On March 12, 2014, the SEC’s Division of Corporate Finance updated its guidance regarding requests for waivers by well-known seasoned issuers (“WKSIs”) that would otherwise become ineligible issuers under Rule 405 of the Securities Act as a result of certain activities. Under Rule 405, an issuer can become an ineligible issuer as a result of activities such as violating the anti-fraud provisions of the securities laws.

This revised guidance is a refinement of its July 2011 “Statement on Well-Known Seasoned Issuer Waivers,”1 based on the Division’s experience with waiver requests. The July 2011 statement provided guidance on what constitutes “a showing of good cause” for purposes of an ineligible issuer waiver request. The revised statement outlines a more detailed framework that the SEC generally will follow in considering whether to grant a waiver of ineligible issuer status.

The new guidance may be found at the following link:

WKSIs, Disqualification and Waivers

WKSIs, widely followed issuers representing a significant amount of capital raised and traded in the United   States, are able to register their securities offerings on shelf registration statements that become effective automatically upon filing. A WKSI is not required to wait for the SEC to review and declare its registration statement effective before it is permitted to make sales.2 In order to qualify as a WKSI, an issuer may not be an “ineligible issuer,” defined by Rule 405 as, among other things, an issuer that has been convicted of certain crimes or that has violated the anti-fraud provisions of the federal securities laws. Because this definition includes activities of subsidiaries, financial holding companies are particularly susceptible to becoming ineligible issuers,  as they from time to time are subject to regulatory proceedings that involve these types of decisions or orders.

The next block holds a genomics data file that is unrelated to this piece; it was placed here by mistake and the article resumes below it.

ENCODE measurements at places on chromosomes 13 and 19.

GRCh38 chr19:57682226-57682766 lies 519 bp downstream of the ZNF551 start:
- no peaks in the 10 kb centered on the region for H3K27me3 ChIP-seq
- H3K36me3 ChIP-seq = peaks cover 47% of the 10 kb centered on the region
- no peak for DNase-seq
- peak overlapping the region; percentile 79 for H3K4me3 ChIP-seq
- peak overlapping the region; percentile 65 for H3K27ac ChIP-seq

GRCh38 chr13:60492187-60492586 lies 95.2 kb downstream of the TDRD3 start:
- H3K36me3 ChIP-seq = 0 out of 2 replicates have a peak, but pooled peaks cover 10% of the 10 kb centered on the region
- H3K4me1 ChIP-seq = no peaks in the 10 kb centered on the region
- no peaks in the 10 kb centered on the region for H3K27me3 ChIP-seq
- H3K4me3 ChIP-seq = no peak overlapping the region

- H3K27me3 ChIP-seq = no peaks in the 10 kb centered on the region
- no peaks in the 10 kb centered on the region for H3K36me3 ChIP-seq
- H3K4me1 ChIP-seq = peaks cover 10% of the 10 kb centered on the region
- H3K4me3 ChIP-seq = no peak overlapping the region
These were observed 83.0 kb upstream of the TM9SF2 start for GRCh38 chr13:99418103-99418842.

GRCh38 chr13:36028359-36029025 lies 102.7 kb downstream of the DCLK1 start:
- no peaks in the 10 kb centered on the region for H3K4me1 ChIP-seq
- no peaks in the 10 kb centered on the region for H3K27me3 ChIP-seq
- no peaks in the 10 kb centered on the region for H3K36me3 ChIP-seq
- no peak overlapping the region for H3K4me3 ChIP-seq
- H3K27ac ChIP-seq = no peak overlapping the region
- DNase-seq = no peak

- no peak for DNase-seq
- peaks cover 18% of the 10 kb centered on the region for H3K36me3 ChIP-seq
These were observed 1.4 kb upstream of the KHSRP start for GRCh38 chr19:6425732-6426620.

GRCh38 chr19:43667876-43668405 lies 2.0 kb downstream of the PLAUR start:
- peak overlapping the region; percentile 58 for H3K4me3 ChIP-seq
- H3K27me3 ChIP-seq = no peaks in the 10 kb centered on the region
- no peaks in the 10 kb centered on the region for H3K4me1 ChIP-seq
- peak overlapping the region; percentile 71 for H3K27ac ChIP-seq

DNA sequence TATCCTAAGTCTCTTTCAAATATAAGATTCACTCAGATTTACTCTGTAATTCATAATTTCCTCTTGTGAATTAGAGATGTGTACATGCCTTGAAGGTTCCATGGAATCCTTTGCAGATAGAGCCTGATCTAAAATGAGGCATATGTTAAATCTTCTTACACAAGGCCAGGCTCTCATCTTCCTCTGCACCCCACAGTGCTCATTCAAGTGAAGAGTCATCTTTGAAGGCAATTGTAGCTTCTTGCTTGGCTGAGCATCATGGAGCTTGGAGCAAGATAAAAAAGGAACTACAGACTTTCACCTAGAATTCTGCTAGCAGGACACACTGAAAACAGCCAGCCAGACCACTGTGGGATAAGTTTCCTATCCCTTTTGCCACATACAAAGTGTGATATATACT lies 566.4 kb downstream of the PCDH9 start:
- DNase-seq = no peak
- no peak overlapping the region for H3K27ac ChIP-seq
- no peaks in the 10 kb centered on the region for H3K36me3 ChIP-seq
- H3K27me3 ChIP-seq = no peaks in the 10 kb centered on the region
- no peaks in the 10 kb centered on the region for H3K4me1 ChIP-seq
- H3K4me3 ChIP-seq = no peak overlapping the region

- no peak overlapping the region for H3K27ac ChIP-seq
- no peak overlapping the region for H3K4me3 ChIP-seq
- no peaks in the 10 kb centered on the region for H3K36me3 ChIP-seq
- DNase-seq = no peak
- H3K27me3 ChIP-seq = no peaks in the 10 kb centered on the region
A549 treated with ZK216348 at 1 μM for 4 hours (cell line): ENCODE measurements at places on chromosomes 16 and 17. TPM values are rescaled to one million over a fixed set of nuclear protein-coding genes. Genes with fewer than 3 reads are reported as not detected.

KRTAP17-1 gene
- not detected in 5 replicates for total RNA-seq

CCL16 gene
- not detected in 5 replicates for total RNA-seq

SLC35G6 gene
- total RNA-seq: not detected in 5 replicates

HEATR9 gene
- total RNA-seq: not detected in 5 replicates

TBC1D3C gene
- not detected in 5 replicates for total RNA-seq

Under Rule 405, the SEC may grant waivers of ineligible issuer status “upon a showing of good cause, that it is not necessary under the circumstances that the issuer be considered an ineligible issuer.”

Standards for Granting Waivers

According to the recent guidance, the SEC will consider the nature of the violation or conviction, whether it involved disclosure for which the issuer or its subsidiaries was responsible or calls into question the ability of the issuer to produce reliable disclosures, and whether the conduct involved a criminal conviction or scienter-based violation. The SEC will also consider the following factors, with no single factor being dispositive: (1) who was responsible for the misconduct and the duration of the misconduct (including the level of the employees involved and whether there were any “red flags” that were disregarded); (2) what remedial steps were taken by the issuer (including improvements in internal controls); and (3) what the impact of a denial of the waiver request would be (including effects that the issuer’s loss of WKSI status could have for the market as a whole). One difference between the 2011 guidance and the 2014 guidance is that the above factors were only applicable to non-scienter based violations involving an issuer’s disclosure in the 2011 guidance, while these factors appear to be more generally applicable in the 2014 guidance.


We anticipate that the SEC’s new guidance will play an important role when issuers need to shape their WKSI waiver requests, and their responses to any events that would result in “ineligible issuer” status. Requesting issuers will want to be able to make arguments that address the SEC’s concerns in each of these areas.